UK gives Memorial Hall appropriate context

Aspen Gage

As a predominantly white institution, racial issues seem to be a perpetual battle for UK. One such struggle involved the now infamous mural inside of Memorial Hall. The mural, which depicts images of black slaves working in fields, offended many people on campus and in the Lexington community.

The UK Black Graduate and Professional Students Association brought to light the feelings of discomfort from students to President Capilouto, which then evolved into a discussion about the negative representation of black students on campus. Just last month the university came to a decision: the mural will now be uncovered and have a plaque placed beside it that explains its history.

In President Capilouto’s online blog, he wrote an entry explaining the decision to uncover the mural. In it, he said that the board formed a public art committee to collect pieces of art that will frame the mural and offer a ‘distinctly Kentucky voice.’ UK will also work to restore the mural along with Memorial Hall renovations over the next years.

“Like all conversations, our steps here are a beginning, not an end. They are not perfect, nor are they final or complete,” Capilouto said in the blog post. “They will stimulate more conversation; raise more questions; foster more debate.”

This statement could not be any truer. UK’s decision to listen to its students while making this choice is important and sets precedent for students to raise their voices. Students now see the real power of gathering together and fighting something that is harmful or misrepresentative. This kind of relationship between students and administration is important to provide a safe place for people with differences to learn.

So far as representation goes, the mural situation overshadowed a lot of the good that has gone on within the halls of newer buildings on campus. The Gatton College of Business and Economics features a large work of art by graduate student Tianlan Deng. The piece, which covers the walls in Gatton’s atrium, is representative of the US economic interrelation with China, Tianlan told UKNow. The College of Fine Arts and School of Art and Visual Studies both feature art from their students of all races and creed. UK isn’t going out of its way to avoid being diverse.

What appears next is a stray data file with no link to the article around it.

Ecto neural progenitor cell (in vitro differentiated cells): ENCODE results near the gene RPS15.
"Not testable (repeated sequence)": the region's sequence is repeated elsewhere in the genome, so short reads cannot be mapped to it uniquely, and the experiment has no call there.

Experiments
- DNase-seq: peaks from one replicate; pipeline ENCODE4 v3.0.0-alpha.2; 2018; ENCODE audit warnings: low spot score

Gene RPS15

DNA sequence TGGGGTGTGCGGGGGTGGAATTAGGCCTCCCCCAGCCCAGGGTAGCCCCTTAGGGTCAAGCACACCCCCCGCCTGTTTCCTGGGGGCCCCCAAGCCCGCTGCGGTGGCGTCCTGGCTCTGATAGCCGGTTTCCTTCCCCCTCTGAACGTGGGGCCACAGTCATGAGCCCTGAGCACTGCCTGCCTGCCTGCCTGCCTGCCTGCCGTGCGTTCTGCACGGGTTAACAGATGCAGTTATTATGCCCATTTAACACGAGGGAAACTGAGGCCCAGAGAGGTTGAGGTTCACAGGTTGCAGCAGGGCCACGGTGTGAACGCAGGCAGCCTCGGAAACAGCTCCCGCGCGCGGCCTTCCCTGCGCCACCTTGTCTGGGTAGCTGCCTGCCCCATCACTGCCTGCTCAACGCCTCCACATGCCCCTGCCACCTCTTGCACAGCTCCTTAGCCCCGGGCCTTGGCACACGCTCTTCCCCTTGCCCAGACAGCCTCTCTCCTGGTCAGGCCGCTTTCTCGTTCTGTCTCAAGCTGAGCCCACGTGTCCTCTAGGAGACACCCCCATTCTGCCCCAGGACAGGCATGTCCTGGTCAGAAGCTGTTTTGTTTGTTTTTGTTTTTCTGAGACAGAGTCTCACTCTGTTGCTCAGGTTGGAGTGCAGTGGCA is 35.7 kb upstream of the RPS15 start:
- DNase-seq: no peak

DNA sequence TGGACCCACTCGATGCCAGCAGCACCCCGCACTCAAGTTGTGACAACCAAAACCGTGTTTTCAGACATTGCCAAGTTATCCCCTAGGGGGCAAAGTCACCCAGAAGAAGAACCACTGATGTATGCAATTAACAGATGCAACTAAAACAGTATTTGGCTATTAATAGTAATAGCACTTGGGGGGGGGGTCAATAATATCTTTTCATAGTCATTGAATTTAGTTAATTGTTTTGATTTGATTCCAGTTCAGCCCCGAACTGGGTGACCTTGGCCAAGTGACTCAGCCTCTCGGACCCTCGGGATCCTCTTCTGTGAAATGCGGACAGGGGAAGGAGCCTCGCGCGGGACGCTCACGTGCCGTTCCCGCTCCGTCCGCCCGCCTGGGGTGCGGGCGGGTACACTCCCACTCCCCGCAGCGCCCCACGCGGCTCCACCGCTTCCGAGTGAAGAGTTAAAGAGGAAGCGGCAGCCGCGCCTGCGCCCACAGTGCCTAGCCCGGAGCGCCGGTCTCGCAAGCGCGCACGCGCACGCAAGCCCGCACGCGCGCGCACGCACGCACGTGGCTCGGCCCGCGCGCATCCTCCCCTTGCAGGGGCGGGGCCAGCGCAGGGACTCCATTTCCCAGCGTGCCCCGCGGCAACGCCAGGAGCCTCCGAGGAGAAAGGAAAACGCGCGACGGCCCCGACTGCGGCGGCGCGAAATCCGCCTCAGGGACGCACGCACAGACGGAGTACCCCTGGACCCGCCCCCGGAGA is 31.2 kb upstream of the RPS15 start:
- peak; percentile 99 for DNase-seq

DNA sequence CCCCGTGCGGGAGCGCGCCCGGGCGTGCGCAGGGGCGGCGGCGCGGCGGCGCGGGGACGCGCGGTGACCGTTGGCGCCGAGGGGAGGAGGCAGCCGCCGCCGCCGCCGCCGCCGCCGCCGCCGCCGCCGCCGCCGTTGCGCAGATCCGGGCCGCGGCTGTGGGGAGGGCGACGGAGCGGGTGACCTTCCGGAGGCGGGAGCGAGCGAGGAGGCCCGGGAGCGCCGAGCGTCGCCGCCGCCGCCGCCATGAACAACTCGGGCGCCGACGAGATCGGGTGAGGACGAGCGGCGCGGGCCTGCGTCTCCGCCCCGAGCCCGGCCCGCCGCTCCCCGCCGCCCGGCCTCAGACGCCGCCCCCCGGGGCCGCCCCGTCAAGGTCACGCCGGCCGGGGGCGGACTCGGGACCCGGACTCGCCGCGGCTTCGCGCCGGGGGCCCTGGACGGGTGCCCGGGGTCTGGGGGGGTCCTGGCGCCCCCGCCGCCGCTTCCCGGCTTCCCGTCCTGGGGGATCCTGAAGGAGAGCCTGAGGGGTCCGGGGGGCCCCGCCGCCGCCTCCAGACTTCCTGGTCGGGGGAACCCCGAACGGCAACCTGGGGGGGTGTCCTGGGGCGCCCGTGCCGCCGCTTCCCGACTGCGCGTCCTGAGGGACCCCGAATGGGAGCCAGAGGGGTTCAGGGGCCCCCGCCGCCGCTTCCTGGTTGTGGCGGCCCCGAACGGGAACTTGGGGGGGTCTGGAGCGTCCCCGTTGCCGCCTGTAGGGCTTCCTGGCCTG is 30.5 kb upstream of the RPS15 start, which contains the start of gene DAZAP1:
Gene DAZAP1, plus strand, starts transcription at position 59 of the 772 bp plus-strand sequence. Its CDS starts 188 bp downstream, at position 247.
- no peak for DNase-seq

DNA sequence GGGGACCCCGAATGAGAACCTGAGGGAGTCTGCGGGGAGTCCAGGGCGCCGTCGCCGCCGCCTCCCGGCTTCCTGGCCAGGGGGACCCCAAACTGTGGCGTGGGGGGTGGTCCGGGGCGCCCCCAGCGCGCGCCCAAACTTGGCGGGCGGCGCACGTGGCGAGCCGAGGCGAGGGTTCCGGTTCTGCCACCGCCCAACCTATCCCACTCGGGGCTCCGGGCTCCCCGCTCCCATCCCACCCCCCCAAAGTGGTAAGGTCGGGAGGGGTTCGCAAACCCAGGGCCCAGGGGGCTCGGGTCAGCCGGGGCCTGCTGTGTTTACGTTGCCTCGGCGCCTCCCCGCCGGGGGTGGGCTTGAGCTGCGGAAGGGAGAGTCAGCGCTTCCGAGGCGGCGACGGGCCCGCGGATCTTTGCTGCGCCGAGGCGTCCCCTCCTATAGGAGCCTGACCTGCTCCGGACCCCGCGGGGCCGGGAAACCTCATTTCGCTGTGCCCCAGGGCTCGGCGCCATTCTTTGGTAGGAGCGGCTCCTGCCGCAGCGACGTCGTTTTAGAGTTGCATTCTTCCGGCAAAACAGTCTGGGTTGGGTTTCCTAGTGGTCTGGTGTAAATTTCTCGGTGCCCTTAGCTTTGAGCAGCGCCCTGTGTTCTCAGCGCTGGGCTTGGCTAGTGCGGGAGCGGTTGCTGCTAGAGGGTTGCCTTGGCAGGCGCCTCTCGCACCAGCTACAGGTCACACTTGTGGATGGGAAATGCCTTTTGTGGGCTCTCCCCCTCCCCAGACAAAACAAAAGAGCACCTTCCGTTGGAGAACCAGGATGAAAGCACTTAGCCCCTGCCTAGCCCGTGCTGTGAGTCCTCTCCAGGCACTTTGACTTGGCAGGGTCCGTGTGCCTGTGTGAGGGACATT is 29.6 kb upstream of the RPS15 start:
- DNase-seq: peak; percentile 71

Instead of focusing on the negatives of one mural that the university is not willing to remove from campus, students should encourage each other and the university to collect works of art that are representative of this campus.

However, UK and President Capilouto have to stay aware of the negative history this state and campus contain and how — even 100 or 50 years later — the violence against people of color is still painful. There needs to be a communal effort to improve diversity and sensitivity on this campus. Conversations such as the one surrounding the controversial mural are a good start.

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